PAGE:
What could cause this pain under my ribs?
I'm 24 years old and I've had my gallbladder removed since I was 20, two nights ago I had an attack that felt like a gallbladder attacks. the pain was so intense I stopped breathing a couple of times, I have since then had abdominal pain that isnt as intense but its a very irritating miserable pain. and about 2 to 3 times a day I am having these severe pain attacks in my abdomen. it's located about 5 to 7 inches above my belly button and about 2 inches away the incision from my gallbladder being removed,almost under my ribs. childbirth pain was nothing compared to the pain I feel from these attacks. in your opinion what do you think might be wrong and what do you think I could possibly do to help the pain go away I don't believe in taking medications unless 100% necessary
The pain you are having sounds terrible, and I'm sure you would like to find a way to make it go away as soon as possible! Anytime you notice a change in your health like this, the best thing to do is speak with your primary care physician. He or she will know your health history and can take a more detailed history about the new symptoms. In a situation such as you describe, a physical exam will also be very important to see if your pain is reproducible in an office setting. This can often provide several important clues with regard to the etiology of your symptoms. Depending upon your physician's evaluation, some basic lab work might also be indicated here. There are many possibilities as to what could be causing this pain. First, although it is rare, it is possible for people to still retain gallstones even after the gallbladder has been removed. A stone can remain trapped in one of the bile ducts even after the surgery to remove the gallbladder. Second, based upon the location you describe, severe heartburn or esophageal spasm could be responsible. However, a physical exam will be very important to try and direct next steps which is why your next step should be to see your primary care physician without delay.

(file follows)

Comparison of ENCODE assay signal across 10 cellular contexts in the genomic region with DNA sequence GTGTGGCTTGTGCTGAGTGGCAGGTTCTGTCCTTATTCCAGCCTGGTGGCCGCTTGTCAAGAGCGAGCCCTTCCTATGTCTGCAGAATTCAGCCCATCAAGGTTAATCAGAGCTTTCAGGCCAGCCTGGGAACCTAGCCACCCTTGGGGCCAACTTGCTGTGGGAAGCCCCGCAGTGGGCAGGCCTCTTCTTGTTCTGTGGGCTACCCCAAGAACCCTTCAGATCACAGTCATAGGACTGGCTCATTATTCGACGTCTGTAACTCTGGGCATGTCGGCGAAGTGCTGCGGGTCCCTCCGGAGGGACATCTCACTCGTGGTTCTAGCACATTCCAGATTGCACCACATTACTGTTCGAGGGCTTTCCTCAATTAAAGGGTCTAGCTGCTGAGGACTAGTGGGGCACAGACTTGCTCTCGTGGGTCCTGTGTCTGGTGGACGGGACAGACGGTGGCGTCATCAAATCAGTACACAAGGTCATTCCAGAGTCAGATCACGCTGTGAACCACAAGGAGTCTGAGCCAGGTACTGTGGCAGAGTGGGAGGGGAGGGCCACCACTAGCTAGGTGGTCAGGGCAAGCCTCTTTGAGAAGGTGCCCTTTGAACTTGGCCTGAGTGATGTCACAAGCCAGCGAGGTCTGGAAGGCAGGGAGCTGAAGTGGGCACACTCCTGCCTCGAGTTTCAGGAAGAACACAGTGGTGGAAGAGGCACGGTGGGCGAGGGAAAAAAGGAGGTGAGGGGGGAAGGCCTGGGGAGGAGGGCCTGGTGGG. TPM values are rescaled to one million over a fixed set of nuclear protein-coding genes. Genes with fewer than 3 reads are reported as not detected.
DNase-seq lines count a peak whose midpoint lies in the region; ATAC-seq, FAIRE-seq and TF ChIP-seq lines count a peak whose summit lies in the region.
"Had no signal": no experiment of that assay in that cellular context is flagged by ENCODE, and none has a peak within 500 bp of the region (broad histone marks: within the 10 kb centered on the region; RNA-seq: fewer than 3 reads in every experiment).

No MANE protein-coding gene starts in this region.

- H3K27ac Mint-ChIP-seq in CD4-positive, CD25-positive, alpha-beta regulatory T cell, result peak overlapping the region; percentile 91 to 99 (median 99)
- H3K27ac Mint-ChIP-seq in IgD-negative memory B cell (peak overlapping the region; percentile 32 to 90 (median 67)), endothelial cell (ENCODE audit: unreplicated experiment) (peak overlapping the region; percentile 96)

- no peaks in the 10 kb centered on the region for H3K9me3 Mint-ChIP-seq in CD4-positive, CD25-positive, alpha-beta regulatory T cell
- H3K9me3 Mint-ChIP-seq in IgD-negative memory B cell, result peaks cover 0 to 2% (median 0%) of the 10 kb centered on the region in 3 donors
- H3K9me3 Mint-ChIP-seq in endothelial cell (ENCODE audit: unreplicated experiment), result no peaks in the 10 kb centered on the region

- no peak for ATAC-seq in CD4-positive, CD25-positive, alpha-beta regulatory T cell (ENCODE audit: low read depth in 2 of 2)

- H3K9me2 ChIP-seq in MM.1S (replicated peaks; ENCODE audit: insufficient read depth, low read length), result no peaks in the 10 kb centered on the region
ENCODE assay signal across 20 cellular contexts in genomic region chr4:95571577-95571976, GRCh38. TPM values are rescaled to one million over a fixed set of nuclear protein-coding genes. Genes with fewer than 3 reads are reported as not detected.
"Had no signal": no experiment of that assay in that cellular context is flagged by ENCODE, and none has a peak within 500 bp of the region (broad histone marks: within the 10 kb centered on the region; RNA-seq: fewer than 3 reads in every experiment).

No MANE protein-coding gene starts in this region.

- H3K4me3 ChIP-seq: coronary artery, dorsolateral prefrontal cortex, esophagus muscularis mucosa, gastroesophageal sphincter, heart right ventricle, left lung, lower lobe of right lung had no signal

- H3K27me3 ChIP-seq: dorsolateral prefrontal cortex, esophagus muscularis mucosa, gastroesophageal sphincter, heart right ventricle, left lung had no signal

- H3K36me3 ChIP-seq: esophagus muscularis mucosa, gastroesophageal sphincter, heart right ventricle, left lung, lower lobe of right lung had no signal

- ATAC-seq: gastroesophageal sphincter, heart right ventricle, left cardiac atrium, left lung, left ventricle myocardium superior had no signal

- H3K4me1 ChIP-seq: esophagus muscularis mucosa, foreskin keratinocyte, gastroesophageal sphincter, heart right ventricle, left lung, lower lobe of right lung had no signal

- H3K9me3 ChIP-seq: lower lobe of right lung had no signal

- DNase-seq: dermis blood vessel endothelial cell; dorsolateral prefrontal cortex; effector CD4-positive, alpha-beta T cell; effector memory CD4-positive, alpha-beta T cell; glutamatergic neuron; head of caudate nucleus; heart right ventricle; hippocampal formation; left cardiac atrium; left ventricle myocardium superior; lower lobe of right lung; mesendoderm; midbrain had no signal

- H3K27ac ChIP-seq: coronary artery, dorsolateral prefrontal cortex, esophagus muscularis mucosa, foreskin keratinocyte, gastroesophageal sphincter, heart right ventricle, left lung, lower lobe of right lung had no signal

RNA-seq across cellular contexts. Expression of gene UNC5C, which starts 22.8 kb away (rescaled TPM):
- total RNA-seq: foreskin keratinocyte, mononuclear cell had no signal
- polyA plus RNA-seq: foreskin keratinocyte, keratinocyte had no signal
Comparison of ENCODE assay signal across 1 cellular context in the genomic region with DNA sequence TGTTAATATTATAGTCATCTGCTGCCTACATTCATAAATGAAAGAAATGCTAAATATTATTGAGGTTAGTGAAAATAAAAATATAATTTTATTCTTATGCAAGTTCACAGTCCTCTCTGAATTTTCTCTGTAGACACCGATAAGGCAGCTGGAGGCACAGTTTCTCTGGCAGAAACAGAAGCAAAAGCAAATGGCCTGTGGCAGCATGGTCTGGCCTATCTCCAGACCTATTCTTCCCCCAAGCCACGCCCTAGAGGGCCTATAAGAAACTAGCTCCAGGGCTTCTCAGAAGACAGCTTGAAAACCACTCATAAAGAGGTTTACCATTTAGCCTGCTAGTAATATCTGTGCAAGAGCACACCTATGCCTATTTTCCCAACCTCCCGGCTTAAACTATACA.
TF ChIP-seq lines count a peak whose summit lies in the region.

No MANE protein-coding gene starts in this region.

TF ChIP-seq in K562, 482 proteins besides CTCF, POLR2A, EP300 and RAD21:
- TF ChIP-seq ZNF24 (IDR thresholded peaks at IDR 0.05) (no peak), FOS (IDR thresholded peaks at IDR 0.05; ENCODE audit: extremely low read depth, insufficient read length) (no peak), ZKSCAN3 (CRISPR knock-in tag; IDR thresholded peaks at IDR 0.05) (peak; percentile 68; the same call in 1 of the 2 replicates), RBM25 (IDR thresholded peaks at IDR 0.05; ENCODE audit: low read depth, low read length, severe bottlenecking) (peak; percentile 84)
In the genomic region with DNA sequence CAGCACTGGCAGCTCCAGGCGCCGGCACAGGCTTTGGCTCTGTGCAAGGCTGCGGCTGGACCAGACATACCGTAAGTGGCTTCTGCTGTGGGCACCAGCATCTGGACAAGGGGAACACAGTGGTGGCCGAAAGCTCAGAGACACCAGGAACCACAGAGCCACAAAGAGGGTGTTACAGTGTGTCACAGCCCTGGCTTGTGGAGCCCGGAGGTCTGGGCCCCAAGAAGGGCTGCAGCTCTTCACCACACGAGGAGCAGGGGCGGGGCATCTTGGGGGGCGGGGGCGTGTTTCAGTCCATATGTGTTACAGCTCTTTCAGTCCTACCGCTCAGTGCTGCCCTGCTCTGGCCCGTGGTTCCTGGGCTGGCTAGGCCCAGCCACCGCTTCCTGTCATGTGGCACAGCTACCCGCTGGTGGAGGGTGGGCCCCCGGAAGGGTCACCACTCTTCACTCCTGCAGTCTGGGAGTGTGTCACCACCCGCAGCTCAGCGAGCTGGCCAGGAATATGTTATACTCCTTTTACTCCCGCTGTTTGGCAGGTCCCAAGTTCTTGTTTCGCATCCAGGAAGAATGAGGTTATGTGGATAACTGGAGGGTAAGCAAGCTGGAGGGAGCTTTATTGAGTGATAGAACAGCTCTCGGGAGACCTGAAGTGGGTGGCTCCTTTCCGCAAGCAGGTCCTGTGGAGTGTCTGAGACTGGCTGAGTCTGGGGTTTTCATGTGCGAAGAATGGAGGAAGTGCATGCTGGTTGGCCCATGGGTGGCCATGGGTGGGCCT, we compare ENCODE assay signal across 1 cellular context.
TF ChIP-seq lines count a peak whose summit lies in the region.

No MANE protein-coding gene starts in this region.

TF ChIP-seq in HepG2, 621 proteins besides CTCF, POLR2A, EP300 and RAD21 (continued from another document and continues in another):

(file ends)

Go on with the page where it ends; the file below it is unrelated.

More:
This answer is for general informational purposes only and is not a substitute for professional medical advice.
If you think you may have a medical emergency, call your doctor or (in the United States) 911 immediately. Always seek the advice of your doctor before starting or changing treatment. Medical professionals who provide responses to health-related questions are intended third party beneficiaries with certain rights under Zocdoc’s Terms of Service.
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